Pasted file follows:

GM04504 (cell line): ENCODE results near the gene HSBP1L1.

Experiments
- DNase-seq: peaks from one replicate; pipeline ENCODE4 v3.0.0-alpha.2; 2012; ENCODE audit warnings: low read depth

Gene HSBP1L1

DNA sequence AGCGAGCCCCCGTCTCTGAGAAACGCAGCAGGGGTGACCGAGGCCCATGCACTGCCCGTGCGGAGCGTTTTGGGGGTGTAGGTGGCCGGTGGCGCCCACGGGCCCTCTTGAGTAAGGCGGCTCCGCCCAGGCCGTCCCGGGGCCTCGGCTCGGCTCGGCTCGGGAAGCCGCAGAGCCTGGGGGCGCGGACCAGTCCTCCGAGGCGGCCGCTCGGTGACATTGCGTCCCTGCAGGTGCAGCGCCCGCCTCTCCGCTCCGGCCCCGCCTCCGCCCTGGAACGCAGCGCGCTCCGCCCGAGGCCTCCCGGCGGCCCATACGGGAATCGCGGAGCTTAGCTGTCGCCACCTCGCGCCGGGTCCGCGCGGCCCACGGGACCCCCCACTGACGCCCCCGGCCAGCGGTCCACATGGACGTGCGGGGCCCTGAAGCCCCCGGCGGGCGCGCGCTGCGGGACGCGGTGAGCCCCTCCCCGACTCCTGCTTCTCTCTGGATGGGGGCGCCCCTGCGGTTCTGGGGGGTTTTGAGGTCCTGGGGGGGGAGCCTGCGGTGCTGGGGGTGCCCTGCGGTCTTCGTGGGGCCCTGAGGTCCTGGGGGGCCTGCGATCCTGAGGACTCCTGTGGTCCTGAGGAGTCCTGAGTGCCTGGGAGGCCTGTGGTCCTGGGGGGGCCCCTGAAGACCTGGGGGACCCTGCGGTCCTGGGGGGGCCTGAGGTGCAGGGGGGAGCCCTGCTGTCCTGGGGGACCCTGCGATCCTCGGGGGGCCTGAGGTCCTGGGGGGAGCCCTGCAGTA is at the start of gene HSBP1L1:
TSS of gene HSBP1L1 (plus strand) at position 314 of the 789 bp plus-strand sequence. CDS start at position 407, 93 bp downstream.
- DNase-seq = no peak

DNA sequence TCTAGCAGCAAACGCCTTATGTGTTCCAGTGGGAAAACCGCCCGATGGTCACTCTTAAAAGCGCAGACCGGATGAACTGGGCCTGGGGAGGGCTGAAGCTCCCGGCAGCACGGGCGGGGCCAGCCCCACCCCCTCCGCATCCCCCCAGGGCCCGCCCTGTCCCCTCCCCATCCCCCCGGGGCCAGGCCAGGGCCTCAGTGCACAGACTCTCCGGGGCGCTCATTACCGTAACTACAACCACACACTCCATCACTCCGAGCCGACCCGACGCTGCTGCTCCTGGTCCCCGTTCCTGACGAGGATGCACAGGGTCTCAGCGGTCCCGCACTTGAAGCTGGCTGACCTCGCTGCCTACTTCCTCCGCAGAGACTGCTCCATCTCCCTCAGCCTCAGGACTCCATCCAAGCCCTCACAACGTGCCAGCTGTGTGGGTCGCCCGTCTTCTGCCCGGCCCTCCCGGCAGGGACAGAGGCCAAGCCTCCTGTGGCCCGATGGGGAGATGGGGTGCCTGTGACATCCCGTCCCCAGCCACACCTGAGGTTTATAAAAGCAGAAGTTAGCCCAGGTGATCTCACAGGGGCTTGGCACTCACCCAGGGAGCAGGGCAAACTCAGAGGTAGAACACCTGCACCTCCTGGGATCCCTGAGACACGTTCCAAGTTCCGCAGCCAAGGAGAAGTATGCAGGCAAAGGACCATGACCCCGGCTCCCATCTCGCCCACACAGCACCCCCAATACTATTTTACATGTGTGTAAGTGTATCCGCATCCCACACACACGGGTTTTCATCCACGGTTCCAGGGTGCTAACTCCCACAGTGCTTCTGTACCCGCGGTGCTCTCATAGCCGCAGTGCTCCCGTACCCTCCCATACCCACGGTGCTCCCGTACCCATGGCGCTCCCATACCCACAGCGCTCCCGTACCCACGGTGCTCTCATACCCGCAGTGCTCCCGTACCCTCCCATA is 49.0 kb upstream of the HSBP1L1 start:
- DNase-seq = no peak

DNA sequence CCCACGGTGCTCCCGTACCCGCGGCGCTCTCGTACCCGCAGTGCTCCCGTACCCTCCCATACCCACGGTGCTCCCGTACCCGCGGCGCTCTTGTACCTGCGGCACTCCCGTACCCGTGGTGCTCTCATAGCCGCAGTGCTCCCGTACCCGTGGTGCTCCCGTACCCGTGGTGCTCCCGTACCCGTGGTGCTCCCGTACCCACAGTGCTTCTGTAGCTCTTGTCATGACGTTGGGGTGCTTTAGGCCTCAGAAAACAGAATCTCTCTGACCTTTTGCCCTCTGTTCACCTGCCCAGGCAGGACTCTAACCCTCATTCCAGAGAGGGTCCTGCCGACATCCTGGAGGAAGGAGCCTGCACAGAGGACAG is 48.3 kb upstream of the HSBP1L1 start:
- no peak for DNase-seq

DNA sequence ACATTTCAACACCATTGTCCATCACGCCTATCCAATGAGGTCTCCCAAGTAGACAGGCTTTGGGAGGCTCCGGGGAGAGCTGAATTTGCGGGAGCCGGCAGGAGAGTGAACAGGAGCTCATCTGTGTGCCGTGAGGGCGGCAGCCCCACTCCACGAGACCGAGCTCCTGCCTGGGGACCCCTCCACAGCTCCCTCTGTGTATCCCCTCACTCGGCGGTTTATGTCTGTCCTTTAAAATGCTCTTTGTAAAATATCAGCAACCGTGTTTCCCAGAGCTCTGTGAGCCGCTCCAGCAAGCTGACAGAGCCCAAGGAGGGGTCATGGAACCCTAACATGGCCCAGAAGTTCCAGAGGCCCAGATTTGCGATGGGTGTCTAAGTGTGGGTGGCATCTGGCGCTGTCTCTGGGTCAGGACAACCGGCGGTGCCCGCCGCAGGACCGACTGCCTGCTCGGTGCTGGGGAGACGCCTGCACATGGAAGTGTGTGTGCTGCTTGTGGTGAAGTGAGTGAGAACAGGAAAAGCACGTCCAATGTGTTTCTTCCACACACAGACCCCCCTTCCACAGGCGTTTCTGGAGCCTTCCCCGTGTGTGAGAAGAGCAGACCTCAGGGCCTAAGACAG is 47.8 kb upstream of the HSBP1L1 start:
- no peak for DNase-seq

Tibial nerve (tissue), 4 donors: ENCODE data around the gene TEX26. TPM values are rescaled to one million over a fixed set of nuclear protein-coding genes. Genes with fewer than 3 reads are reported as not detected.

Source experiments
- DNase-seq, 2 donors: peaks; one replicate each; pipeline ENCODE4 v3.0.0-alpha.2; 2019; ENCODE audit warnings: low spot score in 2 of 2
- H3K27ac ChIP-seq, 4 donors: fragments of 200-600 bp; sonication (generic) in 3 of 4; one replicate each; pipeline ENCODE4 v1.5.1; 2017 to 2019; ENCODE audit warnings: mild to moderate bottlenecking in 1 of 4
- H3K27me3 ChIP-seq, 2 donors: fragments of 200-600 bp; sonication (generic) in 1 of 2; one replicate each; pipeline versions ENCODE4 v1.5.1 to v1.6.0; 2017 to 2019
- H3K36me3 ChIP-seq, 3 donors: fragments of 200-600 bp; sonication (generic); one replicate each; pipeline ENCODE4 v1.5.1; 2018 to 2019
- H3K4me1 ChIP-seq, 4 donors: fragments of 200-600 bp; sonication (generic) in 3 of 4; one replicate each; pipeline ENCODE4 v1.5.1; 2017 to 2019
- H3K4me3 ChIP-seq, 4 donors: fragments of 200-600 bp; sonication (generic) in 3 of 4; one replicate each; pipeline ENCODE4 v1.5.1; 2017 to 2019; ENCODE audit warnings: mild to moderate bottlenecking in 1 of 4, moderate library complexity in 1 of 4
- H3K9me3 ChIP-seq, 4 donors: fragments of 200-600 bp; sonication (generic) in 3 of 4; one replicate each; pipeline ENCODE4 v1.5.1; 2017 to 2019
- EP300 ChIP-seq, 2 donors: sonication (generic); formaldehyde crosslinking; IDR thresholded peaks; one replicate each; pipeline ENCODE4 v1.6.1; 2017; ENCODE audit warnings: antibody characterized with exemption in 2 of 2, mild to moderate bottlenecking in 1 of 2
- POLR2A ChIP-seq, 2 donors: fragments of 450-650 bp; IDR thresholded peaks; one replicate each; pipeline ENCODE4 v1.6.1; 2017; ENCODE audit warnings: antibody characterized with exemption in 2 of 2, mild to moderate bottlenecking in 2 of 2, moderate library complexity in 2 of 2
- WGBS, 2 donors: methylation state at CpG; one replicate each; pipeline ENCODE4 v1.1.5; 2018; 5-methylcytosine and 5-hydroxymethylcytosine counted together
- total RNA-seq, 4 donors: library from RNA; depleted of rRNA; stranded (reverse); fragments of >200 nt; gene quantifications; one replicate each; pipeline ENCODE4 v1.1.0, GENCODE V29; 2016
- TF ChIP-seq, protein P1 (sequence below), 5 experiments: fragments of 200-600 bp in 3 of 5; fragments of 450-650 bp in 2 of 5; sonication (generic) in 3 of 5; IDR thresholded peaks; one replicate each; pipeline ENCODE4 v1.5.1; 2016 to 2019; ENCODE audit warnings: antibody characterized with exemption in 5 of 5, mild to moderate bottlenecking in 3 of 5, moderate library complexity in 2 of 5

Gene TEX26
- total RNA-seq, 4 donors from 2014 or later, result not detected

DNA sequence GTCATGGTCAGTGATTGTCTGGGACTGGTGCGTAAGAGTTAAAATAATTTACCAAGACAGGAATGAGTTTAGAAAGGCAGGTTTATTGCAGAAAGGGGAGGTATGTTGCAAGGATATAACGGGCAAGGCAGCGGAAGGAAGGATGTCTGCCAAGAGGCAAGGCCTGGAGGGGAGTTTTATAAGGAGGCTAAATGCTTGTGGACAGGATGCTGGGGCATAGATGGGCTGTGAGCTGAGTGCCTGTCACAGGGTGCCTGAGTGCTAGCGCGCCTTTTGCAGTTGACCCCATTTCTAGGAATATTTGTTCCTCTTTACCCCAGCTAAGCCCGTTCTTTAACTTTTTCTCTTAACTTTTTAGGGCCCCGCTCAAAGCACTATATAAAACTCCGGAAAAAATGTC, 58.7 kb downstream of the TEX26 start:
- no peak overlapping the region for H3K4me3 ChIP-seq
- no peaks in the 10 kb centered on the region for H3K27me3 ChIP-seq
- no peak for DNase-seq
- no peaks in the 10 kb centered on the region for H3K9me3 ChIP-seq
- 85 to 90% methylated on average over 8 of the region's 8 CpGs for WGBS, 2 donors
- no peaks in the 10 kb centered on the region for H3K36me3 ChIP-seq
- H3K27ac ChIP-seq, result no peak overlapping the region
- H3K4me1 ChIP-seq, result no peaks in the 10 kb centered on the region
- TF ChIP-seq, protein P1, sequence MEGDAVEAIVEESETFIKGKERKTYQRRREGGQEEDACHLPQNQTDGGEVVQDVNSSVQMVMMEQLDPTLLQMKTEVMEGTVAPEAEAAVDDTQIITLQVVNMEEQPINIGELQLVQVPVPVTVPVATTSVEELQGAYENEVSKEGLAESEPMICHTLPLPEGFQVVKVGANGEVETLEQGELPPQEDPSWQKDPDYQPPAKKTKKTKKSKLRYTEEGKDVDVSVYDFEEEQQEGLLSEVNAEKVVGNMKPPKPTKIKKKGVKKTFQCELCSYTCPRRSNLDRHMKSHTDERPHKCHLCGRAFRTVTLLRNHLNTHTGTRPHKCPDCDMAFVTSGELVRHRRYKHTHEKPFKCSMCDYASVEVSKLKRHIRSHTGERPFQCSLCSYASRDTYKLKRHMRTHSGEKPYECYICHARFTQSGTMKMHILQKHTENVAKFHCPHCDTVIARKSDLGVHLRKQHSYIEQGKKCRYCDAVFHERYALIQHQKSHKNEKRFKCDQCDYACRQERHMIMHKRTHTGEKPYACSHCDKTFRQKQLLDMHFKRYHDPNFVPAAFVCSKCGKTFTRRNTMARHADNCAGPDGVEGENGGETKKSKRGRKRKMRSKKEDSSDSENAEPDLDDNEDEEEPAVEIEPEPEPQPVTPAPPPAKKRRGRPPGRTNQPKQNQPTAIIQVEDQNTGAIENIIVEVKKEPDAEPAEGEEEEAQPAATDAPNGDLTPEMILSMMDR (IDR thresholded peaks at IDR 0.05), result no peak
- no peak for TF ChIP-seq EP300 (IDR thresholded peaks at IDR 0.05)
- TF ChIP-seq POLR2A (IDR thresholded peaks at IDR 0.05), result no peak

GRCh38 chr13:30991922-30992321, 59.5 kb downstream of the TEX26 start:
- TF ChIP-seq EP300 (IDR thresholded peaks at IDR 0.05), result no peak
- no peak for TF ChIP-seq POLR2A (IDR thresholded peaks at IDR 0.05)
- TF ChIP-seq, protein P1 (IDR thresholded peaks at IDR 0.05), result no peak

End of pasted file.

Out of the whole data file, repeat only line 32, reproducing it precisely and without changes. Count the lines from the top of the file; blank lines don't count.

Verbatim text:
- no peaks in the 10 kb centered on the region for H3K27me3 ChIP-seq